On May 20, 2004, Jerry Pendergrass's convoy was ambushed. The National Guard sergeant was standing outside his Humvee when a rocket-propelled grenade landed a few feet behind him and exploded, launching him 15 feet in the air. A few moments later, Pendergrass found himself lying on the ground, shrapnel lodged in his leg and his helmet several yards away. He was conscious but unsure of where he was, classic signs of concussion. Another member of his unit pulled him behind the protective barrier of the disabled Humvee, where they awaited evacuation to a medical checkpoint in a secure zone down the road.
Pendergrass soon returned to duty, ignoring the persistent headaches and the sleep, memory, and balance problems that plagued him after the blast. When his tour was up and he returned home to North Carolina, he took prescription painkillers and drank, trying to wash away both his memories of war and the reality of his health problems. It wasn't until he began a second tour--and was evacuated two months later for spinal damage linked to the earlier blast--that he realized the full extent of his injuries. He was diagnosed with both mild traumatic brain injury and post-traumatic stress disorder (PTSD)--a condition, first defined in Vietnam veterans, that can develop after exposure to a terrifying event. "Big bangs scare the living fart out of me," says Pendergrass, in a conference room at the Lakeview Virginia NeuroCare center in Charlottesville, VA. He seems startled by even small noises, jumping as a nearby copy machine is jostled into action.
Pendergrass has spent the last three months at NeuroCare, which is partnered with the Defense and Veterans Brain Injury Center. The small in-patient clinic, with an adjacent residence for patients, offers intensive therapy and is staffed by occupational and physical therapists, speech and language therapists, and clinical psychologists. Pendergrass is getting psychological counseling for PTSD and rehabilitation for his brain injury.
He expects to return home soon, but his recovery is complicated by his dual diagnosis. In blast-injured soldiers, PTSD and mild brain injury often occur together. The two conditions also share symptoms--including depression, memory and attention deficits, sleep problems, and emotional disturbances--and research suggests that they can aggravate each other. A 1998 study of veterans with PTSD found that those exposed to blasts were more likely to have lingering attention deficits and abnormal brain activity that persisted long after the injury. And a study published earlier this year in the New England Journal of Medicine found that the 15 percent of soldiers who reported having suffered concussions had a much greater risk of developing PTSD: 44 percent of soldiers who had lost consciousness on the battlefield met criteria for PTSD, compared with 16 percent of those in the same brigades who suffered other injuries.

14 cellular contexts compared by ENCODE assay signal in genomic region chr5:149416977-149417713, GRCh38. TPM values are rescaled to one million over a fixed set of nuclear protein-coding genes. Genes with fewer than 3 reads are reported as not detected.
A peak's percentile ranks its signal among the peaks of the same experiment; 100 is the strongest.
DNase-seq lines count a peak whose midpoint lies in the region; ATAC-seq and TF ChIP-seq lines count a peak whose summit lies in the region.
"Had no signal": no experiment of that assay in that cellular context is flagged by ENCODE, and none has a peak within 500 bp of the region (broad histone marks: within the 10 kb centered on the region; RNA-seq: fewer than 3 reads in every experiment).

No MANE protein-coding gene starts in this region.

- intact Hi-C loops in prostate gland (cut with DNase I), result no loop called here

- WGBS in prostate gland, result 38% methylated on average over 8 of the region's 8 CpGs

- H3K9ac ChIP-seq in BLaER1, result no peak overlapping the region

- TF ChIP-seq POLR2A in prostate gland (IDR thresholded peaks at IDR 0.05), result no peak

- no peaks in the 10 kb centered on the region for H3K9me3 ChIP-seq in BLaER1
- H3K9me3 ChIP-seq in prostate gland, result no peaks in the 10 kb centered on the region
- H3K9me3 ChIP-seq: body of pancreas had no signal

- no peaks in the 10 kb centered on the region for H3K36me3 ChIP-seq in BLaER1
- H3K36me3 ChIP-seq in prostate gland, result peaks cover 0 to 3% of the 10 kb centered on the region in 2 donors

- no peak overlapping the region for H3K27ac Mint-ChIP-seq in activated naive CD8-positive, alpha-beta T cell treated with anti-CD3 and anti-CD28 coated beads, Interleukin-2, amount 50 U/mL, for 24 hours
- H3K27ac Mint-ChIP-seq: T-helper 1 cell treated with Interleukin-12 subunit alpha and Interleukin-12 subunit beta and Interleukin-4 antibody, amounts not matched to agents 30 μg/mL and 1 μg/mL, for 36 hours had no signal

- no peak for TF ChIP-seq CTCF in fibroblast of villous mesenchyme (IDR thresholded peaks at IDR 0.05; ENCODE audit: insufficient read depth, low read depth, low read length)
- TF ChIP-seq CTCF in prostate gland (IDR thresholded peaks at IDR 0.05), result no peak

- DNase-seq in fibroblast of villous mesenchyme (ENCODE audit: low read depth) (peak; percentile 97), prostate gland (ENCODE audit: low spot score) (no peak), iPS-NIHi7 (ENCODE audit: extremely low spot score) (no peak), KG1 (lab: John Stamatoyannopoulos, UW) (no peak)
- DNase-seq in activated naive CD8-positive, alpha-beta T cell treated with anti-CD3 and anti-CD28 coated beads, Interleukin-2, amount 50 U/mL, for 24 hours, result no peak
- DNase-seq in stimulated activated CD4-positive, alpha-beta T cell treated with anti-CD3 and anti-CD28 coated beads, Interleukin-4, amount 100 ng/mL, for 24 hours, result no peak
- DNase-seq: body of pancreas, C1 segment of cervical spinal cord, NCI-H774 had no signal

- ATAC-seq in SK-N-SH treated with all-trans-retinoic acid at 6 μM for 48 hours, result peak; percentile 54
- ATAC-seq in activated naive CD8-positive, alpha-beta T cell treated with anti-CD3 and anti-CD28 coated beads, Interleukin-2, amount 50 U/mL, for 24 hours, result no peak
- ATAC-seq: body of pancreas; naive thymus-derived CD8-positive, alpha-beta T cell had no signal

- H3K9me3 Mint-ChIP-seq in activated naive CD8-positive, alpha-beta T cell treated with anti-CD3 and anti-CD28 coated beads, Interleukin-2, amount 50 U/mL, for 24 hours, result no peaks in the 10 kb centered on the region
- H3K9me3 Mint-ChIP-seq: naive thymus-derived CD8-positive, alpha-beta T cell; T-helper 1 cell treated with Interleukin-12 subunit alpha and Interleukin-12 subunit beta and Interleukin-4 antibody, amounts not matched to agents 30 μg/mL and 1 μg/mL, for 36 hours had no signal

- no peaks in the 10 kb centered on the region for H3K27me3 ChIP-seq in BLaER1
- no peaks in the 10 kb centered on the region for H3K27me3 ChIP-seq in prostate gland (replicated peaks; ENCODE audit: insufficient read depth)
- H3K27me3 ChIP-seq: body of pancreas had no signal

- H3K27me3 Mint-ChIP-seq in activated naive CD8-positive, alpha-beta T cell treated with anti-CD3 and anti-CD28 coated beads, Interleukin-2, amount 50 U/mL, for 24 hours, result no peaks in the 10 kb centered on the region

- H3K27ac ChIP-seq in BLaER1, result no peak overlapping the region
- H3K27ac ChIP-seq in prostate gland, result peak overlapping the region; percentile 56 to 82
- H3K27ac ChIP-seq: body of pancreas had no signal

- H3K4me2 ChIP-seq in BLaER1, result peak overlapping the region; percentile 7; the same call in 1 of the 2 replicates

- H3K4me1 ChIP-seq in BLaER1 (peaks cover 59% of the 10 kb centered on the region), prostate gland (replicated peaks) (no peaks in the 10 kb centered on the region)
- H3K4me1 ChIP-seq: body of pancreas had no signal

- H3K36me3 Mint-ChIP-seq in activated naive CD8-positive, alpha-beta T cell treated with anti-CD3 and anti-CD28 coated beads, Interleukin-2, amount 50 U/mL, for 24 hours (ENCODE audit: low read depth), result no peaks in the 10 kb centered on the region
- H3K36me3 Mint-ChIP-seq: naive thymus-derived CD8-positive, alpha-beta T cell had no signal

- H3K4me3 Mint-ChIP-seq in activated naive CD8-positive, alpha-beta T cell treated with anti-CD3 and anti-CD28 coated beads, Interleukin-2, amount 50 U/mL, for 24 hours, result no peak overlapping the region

However, the two conditions can have different prognoses. While PTSD is a serious anxiety disorder, it can often be treated effectively with psychological and drug therapies. Patients with moderate to severe TBI have a far grimmer prognosis. Even people with concussions, who often get better on their own, can have enduring damage: symptoms that linger more than six months may be permanent. No drug treatments have proved effective for curing long-term symptoms, and other therapies are limited. For the most part, patients are simply taught new strategies for dealing with their impairments, such as carrying notepads to help them remember important tasks or designating specific spots for their keys.
Determining the true extent of the Iraq War's brain-injury epidemic will require sorting out whether individual patients' persistent symptoms are caused primarily by PTSD or by physical trauma. Statistical analysis from the New England Journal of Medicine study found that lasting symptoms could be attributed largely to PTSD and depression rather than to brain injuries themselves. But the conclusion is controversial. "I think that's minimizing the potential effects of concussion in this equation," says Barth, the University of Virginia neuropsychologist.